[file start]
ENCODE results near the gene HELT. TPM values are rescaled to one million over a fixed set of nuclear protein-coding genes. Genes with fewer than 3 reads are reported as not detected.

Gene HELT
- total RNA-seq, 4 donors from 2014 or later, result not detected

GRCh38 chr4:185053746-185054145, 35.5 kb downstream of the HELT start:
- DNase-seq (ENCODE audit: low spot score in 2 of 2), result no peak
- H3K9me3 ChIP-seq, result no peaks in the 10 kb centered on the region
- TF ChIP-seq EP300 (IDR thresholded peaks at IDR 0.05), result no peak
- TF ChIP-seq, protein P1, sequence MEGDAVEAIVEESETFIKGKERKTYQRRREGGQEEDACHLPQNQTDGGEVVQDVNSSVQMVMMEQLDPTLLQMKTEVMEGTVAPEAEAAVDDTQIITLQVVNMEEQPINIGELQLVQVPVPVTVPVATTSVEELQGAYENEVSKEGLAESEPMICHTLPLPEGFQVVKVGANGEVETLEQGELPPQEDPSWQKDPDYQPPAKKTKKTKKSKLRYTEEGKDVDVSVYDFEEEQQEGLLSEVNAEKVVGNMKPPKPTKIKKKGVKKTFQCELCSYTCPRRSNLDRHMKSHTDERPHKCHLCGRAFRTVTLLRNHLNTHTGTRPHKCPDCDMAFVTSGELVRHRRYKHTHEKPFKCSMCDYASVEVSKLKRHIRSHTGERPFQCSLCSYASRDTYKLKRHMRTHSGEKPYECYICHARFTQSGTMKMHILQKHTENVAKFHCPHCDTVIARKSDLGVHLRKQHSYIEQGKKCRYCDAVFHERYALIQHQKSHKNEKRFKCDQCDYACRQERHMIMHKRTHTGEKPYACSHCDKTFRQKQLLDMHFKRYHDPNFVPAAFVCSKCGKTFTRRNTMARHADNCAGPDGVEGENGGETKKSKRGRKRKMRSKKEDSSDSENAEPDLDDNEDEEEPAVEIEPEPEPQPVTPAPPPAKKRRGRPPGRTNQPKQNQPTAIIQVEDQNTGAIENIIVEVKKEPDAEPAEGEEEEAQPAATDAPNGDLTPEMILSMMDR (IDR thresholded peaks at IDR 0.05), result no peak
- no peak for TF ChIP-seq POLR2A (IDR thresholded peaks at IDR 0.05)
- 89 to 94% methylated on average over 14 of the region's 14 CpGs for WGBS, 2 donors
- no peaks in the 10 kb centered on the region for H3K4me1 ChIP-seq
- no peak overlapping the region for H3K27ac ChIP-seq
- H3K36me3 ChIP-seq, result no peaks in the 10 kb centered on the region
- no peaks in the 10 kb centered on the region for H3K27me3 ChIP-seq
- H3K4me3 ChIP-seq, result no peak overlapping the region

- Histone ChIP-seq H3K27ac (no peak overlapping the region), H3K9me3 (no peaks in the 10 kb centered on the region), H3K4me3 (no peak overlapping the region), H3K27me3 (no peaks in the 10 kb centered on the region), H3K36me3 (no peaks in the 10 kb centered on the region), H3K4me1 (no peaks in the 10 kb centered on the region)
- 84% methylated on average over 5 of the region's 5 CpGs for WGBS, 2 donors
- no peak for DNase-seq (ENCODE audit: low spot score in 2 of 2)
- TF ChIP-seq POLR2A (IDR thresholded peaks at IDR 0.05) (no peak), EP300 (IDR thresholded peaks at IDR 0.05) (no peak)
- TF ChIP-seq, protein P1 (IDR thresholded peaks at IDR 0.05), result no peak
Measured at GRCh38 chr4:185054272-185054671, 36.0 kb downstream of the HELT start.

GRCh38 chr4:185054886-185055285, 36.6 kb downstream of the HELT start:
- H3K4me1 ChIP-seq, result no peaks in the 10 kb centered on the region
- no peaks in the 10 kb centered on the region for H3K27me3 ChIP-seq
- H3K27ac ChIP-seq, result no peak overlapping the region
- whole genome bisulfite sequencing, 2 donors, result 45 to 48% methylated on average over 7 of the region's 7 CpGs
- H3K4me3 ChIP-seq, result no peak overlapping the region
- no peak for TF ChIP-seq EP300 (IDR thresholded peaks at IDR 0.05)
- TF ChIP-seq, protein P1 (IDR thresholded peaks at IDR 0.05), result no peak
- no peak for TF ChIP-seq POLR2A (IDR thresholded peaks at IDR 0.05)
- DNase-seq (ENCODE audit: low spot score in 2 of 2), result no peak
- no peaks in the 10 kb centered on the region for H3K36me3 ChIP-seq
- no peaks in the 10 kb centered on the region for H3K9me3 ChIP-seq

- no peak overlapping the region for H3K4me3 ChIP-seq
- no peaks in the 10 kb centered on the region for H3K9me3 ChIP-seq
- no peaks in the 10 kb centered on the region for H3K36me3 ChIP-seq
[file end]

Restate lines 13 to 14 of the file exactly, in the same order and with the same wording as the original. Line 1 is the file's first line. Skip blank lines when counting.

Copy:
- H3K36me3 ChIP-seq, result no peaks in the 10 kb centered on the region
- no peaks in the 10 kb centered on the region for H3K27me3 ChIP-seq